Moon of Alabama Brecht quote
July 08, 2008

A New New Deal

Freddie Mac and Fannie Mae stocks took a dive yesterday. Both are now down 60% from the beginning of this year. These are congressional chartered companies that buy up mortgage loans and finance these through issuing bonds. These bonds have the implicit backing of the United States but it is unclear if this would hold when they default.

Many of the mortgages Freddie and Fanny bought over the last years are of dubious value and it is likely that the companies will lose a lot of money. Both will need fresh capital but I find it hard to see how anyone sane would invest in these. The U.S. taxpayer will have to jump in.

The last days made it clear to anyone that there will be no recovery this year and likely not even next year. The housing market will correct further down and take the country deeper into recession and possibly into a depression.

The whole problem is the result of false economic policies that started with Reagonomics and continued through Democratic and Republican presidencies.

Where is the political answer to this?

Schumer's housing bill will rescue some of the banks that finance his campaigns but it also puts even more burden on Freddie and Fanny. The rebate checks were used at the gas stations and did not ignite more economic activity. There were already calls for a second round of such checks.

Instead of financing further consumption any future program should put money were it really could induce more economic activities: creating new infrastructure especially for public transit, repairing bridges, changing suburbs into something that resembles towns and the like.

The program will have to be big. It will be a difficult fight to finance it as tax revenues will tank and liabilities  increase further through the wars that will continue to go on.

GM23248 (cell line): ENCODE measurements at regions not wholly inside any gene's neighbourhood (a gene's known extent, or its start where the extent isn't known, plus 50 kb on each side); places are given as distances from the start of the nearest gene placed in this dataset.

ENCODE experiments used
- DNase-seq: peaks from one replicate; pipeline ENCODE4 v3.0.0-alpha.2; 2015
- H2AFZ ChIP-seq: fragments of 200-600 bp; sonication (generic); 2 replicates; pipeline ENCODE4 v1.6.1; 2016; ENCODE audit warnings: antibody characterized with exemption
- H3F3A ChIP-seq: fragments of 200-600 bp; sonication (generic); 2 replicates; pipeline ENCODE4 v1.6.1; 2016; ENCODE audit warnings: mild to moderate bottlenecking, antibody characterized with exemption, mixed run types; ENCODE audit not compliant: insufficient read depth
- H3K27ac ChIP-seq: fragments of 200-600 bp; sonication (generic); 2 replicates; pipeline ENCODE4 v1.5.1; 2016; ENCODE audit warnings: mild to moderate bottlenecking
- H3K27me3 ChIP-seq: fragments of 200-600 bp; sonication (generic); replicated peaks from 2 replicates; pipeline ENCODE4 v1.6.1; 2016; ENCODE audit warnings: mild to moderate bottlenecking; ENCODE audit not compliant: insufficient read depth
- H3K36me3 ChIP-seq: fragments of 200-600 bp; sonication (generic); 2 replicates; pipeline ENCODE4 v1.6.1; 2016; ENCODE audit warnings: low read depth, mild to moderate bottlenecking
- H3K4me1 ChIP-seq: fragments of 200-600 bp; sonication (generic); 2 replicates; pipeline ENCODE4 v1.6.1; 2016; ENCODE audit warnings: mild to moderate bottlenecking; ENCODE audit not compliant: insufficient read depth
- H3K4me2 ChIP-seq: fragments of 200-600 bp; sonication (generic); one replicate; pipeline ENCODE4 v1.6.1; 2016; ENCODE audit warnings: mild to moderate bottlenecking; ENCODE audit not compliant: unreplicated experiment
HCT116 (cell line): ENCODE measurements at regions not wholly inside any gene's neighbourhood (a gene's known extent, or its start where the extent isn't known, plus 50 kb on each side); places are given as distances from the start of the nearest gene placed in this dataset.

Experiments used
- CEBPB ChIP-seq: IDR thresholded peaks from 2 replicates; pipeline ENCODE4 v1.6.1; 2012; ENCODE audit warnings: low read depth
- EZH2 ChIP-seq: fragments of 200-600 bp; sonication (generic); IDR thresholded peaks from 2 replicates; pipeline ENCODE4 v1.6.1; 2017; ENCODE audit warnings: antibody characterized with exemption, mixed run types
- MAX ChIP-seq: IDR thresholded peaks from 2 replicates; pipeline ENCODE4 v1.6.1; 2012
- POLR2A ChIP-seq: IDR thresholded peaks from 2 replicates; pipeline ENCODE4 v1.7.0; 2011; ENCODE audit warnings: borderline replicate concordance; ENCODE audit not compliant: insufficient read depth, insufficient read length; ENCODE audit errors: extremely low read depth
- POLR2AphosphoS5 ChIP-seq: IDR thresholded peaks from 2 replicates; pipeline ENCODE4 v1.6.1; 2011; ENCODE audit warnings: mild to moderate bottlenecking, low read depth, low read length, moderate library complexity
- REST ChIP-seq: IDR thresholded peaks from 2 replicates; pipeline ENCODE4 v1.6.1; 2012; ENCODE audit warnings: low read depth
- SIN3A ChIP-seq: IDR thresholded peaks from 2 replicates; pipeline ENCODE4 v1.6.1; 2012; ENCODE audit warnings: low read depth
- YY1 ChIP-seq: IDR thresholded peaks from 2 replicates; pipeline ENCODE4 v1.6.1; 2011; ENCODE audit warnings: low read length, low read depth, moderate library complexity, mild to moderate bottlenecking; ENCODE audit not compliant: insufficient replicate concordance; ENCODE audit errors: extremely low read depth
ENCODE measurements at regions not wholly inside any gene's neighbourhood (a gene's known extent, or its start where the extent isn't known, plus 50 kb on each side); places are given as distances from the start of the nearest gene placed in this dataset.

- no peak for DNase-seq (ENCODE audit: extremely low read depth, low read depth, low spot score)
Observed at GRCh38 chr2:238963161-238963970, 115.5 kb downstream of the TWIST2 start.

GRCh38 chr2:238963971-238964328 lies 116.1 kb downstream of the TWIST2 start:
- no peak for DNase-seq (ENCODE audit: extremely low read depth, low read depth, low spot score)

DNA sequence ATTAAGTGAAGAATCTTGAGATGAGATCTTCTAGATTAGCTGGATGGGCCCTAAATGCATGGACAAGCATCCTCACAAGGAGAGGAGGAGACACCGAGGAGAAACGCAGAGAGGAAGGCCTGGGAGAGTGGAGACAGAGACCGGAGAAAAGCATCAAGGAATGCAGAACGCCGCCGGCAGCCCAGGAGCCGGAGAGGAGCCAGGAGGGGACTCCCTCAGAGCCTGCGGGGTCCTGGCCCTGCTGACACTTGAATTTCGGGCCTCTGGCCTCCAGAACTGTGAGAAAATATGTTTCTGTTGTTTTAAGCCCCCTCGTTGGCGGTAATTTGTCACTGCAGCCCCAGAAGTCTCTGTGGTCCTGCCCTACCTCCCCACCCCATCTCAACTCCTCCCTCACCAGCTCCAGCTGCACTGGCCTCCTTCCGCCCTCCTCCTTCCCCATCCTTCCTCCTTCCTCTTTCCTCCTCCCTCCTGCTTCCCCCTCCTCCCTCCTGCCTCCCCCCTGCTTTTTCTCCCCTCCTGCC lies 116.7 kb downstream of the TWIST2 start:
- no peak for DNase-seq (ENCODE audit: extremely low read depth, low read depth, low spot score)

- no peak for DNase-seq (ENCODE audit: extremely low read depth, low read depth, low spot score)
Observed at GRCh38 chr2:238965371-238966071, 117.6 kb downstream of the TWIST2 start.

As the situation will get much worse over the next months, both presidential campaigns will have to present some new programs. McCain's current economic program of lowering taxes for the rich and corporations while claiming to balance the budget is just laughable. Obama's current program is much too small and consumption orientated.

The U.S. has structural problems that need structural answers, not some simple tweaking of economic screws here and there.

This chart (stolen from Krugman) shows the share of the richest 10 percent of the American population in total income. We are back in the gilded age and a new New Deal will be needed.

Could a possibly coming depression trigger the political will to introduce one?

Posted by b on July 8, 2008 at 13:58 UTC | Permalink


My totally uninformed and purely personal opinion: the rich who run the U.S. will be very very lucky if nothing more drastic than a new New Deal comes along. The New Deal was, after all, fathered by FDR, the great conservative. If the U.S. economy really does go into a 1930's grade depression, the logical political response would be much more far reaching reforms (in the favorable case) or something much more bloody (if things really go bad). France in 1789, Russia in 1917, Germany circa 1933, or even the U.S. itself in 1860 come to mind.